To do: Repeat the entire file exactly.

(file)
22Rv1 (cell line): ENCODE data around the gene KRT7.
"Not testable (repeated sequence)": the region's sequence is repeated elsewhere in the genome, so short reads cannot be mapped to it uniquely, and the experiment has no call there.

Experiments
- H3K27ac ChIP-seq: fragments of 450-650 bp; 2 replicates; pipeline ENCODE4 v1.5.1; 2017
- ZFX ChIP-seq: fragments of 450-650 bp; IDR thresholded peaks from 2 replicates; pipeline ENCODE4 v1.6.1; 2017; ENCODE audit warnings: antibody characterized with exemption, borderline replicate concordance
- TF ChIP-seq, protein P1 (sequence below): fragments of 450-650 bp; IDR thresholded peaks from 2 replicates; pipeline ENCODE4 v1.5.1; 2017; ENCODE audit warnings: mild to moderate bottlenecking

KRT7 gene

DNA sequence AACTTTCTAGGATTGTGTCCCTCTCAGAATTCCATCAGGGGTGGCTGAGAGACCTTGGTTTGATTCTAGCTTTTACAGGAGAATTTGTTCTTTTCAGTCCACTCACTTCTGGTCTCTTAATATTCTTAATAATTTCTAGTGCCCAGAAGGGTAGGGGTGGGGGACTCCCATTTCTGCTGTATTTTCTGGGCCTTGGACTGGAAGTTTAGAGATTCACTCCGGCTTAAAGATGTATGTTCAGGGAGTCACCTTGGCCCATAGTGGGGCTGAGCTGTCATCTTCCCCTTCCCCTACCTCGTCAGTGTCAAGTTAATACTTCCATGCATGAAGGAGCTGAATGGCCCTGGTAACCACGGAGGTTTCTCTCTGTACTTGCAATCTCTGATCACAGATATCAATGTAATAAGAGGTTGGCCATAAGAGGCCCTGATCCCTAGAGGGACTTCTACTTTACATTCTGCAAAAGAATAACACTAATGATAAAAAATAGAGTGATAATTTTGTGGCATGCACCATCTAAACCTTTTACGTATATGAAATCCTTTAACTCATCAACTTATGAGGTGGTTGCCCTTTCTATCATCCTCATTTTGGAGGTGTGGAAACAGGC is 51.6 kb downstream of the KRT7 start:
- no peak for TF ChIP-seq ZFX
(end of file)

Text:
22Rv1 (cell line): ENCODE data around the gene KRT7.
"Not testable (repeated sequence)": the region's sequence is repeated elsewhere in the genome, so short reads cannot be mapped to it uniquely, and the experiment has no call there.

Experiments
- H3K27ac ChIP-seq: fragments of 450-650 bp; 2 replicates; pipeline ENCODE4 v1.5.1; 2017
- ZFX ChIP-seq: fragments of 450-650 bp; IDR thresholded peaks from 2 replicates; pipeline ENCODE4 v1.6.1; 2017; ENCODE audit warnings: antibody characterized with exemption, borderline replicate concordance
- TF ChIP-seq, protein P1 (sequence below): fragments of 450-650 bp; IDR thresholded peaks from 2 replicates; pipeline ENCODE4 v1.5.1; 2017; ENCODE audit warnings: mild to moderate bottlenecking

KRT7 gene

DNA sequence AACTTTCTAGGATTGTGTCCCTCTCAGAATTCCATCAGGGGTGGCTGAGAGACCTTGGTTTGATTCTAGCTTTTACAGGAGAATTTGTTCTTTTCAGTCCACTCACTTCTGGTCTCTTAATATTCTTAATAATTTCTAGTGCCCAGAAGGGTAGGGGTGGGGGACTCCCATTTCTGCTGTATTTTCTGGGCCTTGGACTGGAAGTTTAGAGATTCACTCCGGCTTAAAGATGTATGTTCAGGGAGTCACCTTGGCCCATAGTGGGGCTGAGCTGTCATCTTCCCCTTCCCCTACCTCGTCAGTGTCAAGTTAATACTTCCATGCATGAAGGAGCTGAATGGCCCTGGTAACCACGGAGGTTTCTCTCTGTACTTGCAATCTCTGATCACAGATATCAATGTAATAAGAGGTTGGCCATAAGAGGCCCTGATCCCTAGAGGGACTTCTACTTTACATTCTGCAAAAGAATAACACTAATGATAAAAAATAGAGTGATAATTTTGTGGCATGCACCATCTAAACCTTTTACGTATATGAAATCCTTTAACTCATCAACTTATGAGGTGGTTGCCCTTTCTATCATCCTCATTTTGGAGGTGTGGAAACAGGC is 51.6 kb downstream of the KRT7 start:
- no peak for TF ChIP-seq ZFX